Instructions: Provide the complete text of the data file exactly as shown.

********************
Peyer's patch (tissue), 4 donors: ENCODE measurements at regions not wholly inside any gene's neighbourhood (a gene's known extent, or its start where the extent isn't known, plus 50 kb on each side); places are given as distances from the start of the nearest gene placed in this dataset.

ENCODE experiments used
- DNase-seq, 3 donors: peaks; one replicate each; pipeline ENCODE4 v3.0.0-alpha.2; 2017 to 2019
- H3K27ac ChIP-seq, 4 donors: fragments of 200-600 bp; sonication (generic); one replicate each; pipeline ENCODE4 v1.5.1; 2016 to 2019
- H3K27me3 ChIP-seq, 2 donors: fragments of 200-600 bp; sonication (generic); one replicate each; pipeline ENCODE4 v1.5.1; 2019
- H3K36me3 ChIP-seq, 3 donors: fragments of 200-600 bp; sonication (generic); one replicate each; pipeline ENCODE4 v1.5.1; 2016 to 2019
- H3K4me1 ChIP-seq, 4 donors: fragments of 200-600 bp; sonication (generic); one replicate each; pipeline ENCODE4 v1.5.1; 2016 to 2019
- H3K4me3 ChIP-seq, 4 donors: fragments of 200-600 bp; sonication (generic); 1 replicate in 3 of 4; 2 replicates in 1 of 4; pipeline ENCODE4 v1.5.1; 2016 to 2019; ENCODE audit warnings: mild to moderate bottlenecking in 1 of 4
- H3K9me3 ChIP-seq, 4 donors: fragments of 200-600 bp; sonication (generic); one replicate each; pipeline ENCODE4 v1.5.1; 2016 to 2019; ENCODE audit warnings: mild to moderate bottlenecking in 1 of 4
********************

Peyer's patch (tissue), 4 donors: ENCODE measurements at regions not wholly inside any gene's neighbourhood (a gene's known extent, or its start where the extent isn't known, plus 50 kb on each side); places are given as distances from the start of the nearest gene placed in this dataset.

ENCODE experiments used
- DNase-seq, 3 donors: peaks; one replicate each; pipeline ENCODE4 v3.0.0-alpha.2; 2017 to 2019
- H3K27ac ChIP-seq, 4 donors: fragments of 200-600 bp; sonication (generic); one replicate each; pipeline ENCODE4 v1.5.1; 2016 to 2019
- H3K27me3 ChIP-seq, 2 donors: fragments of 200-600 bp; sonication (generic); one replicate each; pipeline ENCODE4 v1.5.1; 2019
- H3K36me3 ChIP-seq, 3 donors: fragments of 200-600 bp; sonication (generic); one replicate each; pipeline ENCODE4 v1.5.1; 2016 to 2019
- H3K4me1 ChIP-seq, 4 donors: fragments of 200-600 bp; sonication (generic); one replicate each; pipeline ENCODE4 v1.5.1; 2016 to 2019
- H3K4me3 ChIP-seq, 4 donors: fragments of 200-600 bp; sonication (generic); 1 replicate in 3 of 4; 2 replicates in 1 of 4; pipeline ENCODE4 v1.5.1; 2016 to 2019; ENCODE audit warnings: mild to moderate bottlenecking in 1 of 4
- H3K9me3 ChIP-seq, 4 donors: fragments of 200-600 bp; sonication (generic); one replicate each; pipeline ENCODE4 v1.5.1; 2016 to 2019; ENCODE audit warnings: mild to moderate bottlenecking in 1 of 4